Mandy Sea, a doctor and nutritionist at Chinese University’s Center for Nutritional Studies begged to disagreee said any perceived weight loss could be attributed to temporary water weight being sweated out and that if someone is obese and/or suffering from high blood pressure they may be playing with fire.

“The heat is not efficient enough to burn away your fat,” said Sea. “And if someone is suffering from hypertension and overweight the heat could raise your blood pressure to dangerous levels.

“The herb oils will not make any chemical changes to your body. There is no chemical data on how much penetration there might be or how it could affect your skin and health.

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by @ 11:28 am. Filed under China, Hong Kong, Asia, East Asia, Northeast Asia

9 December, 2005

we love hong kong, we love free trade

As the World Trade Organization is set to descend on Hong Kong protesters are preparing their usual antics to disrupt the talks. Simon Patkin is also organizing a protest, but in favor of free trade. Keen.

WtoWith the upcoming WTO summit, there will be a huge influx of up to 10,000 protesters from around the world — including around 1500 Korean farmers. The protesters (especially the farmers) have a reputation for violent protests to severely disrupt previous WTO meetings and cause damage to property (Melbourne, Seattle and Cancun). They now want to bring their extreme demonstration tactics to Hong Kong and someone needs to make a stand.

Capitalist Solutions is organizing a small rally this Sunday afternoon (Dec 11) in favour of free trade and to send a message to the protesters that Hong Kong is a great place that respects the rule of law. The rally will be held under the banner of "We love Hong Kong, We love free trade."

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by @ 8:59 pm. Filed under Hong Kong, Asia, East Asia, Economy, Northeast Asia

3 December, 2005

what does it take to get through to china’s leaders?

Yan (Glutter) thinks the only thing Beijing seems to understand are protests. They get protests!

They get 500, 000 people on the streets shouting that they want free speech. They get a lot of people in Hong Kong standing up in the most visually stimulating way which is using what we have most, a lot of people in one very small space.

They get protests.

They really get it. The Chinese government gets it in a way that when pushed will bring tanks to break one up and spend the next 40 years hiding any traces of it having ever happened. They will spend billions of dollars blocking the internet and continue to put people in jail all over China for trying to get the truth out.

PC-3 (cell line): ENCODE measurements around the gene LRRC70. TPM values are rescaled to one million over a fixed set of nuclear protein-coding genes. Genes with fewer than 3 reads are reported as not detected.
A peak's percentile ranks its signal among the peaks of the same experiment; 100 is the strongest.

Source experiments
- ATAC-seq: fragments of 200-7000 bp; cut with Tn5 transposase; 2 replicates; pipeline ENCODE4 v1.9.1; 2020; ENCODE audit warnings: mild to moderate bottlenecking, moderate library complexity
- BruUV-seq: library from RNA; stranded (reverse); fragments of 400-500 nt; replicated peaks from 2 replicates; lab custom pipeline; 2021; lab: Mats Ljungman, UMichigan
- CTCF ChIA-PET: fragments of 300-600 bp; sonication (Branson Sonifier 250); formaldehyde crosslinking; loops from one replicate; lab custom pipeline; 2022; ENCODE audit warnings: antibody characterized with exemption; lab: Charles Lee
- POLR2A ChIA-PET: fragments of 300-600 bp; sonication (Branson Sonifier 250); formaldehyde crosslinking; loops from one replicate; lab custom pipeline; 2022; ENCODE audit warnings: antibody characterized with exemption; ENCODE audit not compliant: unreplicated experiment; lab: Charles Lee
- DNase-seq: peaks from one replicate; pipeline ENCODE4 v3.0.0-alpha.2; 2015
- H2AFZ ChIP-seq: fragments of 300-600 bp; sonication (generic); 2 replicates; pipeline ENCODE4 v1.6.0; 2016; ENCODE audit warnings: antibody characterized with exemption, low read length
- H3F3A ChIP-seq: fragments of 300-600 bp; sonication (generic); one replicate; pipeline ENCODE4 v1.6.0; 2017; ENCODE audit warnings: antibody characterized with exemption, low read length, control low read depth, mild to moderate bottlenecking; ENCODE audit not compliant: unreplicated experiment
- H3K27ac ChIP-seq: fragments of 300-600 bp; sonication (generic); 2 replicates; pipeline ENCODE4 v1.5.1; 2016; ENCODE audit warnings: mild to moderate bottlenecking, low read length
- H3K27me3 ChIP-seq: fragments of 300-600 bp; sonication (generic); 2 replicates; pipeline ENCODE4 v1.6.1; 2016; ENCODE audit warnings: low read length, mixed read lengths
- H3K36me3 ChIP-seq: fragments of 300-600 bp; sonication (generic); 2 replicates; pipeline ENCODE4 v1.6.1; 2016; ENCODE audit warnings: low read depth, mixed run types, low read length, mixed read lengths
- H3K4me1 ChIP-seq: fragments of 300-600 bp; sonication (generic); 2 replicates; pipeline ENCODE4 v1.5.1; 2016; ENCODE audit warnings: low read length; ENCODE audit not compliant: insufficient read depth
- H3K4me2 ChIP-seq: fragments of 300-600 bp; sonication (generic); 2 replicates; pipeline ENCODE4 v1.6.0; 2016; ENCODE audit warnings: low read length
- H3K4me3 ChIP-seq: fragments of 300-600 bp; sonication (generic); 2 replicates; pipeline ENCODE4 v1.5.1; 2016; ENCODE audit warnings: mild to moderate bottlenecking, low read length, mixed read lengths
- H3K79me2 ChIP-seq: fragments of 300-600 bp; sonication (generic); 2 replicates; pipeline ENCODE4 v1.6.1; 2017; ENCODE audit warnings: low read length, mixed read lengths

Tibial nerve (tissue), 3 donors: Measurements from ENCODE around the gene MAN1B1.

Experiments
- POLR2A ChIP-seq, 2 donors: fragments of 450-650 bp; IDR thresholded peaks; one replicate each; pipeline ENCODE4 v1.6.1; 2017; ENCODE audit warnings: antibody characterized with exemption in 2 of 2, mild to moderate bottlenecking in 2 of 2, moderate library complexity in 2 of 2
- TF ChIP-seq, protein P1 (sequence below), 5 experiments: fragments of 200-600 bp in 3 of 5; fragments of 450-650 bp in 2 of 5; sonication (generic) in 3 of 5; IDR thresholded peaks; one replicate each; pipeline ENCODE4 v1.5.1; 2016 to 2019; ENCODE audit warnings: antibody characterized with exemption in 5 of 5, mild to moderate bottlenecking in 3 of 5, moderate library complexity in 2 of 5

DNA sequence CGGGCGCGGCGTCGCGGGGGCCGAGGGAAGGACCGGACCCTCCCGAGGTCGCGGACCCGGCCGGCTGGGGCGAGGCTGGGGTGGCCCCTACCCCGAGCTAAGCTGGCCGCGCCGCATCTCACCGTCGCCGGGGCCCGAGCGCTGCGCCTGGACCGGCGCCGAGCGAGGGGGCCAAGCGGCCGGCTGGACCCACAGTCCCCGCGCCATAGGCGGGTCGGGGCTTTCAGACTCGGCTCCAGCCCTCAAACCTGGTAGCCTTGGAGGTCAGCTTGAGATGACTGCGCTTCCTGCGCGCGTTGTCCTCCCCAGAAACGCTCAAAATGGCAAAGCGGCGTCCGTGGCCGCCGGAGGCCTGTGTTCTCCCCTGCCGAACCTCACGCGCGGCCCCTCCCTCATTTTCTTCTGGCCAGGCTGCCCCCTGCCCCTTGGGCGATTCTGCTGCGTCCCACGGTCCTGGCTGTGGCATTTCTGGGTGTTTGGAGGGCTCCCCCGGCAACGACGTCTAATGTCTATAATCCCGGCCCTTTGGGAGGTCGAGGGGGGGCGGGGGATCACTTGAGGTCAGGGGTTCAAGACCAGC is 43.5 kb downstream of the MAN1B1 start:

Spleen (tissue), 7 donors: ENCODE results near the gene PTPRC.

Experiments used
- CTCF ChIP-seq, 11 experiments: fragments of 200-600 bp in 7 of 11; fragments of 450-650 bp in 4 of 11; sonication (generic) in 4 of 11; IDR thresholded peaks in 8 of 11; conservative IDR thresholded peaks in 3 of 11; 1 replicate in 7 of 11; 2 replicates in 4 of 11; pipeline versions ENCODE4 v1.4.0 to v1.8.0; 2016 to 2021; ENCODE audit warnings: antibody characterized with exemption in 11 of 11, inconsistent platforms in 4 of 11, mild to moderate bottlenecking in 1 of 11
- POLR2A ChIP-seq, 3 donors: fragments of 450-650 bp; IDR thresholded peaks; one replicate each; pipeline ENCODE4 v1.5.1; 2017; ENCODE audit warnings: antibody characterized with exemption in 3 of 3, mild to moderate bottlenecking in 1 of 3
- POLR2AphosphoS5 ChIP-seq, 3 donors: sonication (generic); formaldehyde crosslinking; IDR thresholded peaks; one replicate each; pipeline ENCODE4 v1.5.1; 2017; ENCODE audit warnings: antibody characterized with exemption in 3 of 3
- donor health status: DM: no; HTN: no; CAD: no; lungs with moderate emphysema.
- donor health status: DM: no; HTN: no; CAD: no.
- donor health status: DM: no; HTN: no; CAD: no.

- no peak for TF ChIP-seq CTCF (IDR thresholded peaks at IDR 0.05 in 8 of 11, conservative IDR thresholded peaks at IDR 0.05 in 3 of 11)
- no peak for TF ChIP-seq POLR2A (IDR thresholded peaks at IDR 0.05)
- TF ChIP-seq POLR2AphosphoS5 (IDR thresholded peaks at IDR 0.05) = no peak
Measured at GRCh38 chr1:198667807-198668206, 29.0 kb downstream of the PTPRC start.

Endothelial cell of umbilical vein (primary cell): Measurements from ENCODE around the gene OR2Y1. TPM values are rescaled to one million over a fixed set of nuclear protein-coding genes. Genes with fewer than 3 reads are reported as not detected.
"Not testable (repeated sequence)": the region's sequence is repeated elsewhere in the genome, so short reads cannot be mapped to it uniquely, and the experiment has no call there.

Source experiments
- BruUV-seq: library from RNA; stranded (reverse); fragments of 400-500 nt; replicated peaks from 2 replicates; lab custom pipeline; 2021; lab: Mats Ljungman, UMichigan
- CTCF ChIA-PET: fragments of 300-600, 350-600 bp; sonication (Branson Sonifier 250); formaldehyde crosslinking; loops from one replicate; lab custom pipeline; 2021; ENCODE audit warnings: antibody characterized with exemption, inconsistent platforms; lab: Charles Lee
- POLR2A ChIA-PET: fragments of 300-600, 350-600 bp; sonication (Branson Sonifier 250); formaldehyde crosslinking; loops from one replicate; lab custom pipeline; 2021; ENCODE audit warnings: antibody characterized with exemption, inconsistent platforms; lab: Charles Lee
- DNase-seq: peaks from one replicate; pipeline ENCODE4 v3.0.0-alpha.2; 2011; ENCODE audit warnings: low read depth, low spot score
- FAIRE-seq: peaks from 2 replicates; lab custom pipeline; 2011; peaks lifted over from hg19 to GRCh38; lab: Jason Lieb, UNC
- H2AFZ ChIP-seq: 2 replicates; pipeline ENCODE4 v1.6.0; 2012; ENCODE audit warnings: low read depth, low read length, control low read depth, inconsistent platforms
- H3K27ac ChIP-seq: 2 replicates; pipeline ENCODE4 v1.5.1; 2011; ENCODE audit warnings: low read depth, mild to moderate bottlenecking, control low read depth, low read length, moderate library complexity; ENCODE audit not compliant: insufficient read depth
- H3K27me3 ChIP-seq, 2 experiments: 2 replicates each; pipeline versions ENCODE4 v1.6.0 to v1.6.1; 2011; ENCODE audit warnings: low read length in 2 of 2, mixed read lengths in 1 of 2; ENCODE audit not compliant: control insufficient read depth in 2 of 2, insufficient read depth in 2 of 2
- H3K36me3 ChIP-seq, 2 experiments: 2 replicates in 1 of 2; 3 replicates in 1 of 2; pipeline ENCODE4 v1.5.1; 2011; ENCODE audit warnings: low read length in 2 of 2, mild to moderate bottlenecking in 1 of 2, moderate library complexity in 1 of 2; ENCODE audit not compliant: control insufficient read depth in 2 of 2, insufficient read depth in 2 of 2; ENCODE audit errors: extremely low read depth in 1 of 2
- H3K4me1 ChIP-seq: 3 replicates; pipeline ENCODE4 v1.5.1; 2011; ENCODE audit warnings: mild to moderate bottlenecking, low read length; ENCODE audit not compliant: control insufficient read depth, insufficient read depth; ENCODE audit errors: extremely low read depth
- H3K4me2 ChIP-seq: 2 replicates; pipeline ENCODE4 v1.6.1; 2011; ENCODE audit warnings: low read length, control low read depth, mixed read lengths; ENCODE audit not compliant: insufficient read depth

The Hong Kong government will shelve a bill that they were insulting Hong Kong people left and right by saying we didn’t understand a word of what was being said, and it was going to go through no matter what. They changed their tune when the they got half a million people walking on the streets saying, "We don’t think so."

Our government understood that, and haven’t had a peep of the word since.

Let me say it again.

They get protests.

I think the leaders in Hong Kong and Beijing feel the pressure of protests, but do they really get it?

by @ 6:51 am. Filed under China, Hong Kong, Censorship

29 November, 2005

singapore voting rights in hong kong

Via Simon World, a look at the 191-vote strong Transport Constituency in Hong Kong shows that Singapore, Dubai and - naturally - Mainland China have more say in how Hong Kong’s government is selected than its average individual resident:

HkdemoWe found that of the 191 eligible Transport electors, 36 are taxi-related associations, 19 are minibus associations and 10 are driving instructor associations. These three lobbies alone amount to 65, or over one third, of the electorate. Bear that in mind next time you hear their legislator whinging about diesel duty being too high, when it is far lower than the duty on unleaded petrol which private motorists pay, and when LPG is exempt from duty and franchised buses are exempt from diesel duty anyway. And don’t forget the $1.4bn in taxpayer grants handed out to get the taxi and minibus owners to buy LPG vehicles in the first place. Yes, in Hong Kong, we don’t charge the transport trade for air pollution, we pay them to reduce it.

The names of some trade associations suggest overlapping membership through their geographic coverage. While some of the apparently overlapping trade associations may exist separately for historical reasons, others may have come into being, or stayed separate, simply to claim another vote for their sector. Similarly, companies under common ownership may continue to exist separately rather then undergo a full merger, and thereby avoid losing voting rights in the constituency.

Our research also identified tycoons with heavy voting interests, including 1 family with stakes in 11 electors. We also found 3 electors which are controlled by the HK Government, and several which are controlled by overseas Governments, including Dubai, Singapore and of course mainland China.

It’s worth reminding our readers that we only looked at one sector. If we had extended our coverage to sectors such as the Real Estate, Hotels, Hong Kong General Chamber of Commerce, Chinese General Chamber of Commerce and others, then we would have found many of the same tycoons controlling corporate electors in those sectors too.

Don’t worry too much though, a number of above-average residents do actually have more of a say in how Hong Kong is run that Singapore or Dubai. So it is possible for Hong Kongers to get a larger say in government, so long as they can become as rich and heavily invested in the territory as  Li Ka Shing or the Kwok brothers.

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by @ 10:13 pm. Filed under Singapore, China, Hong Kong, Asia, East Asia, Southeast Asia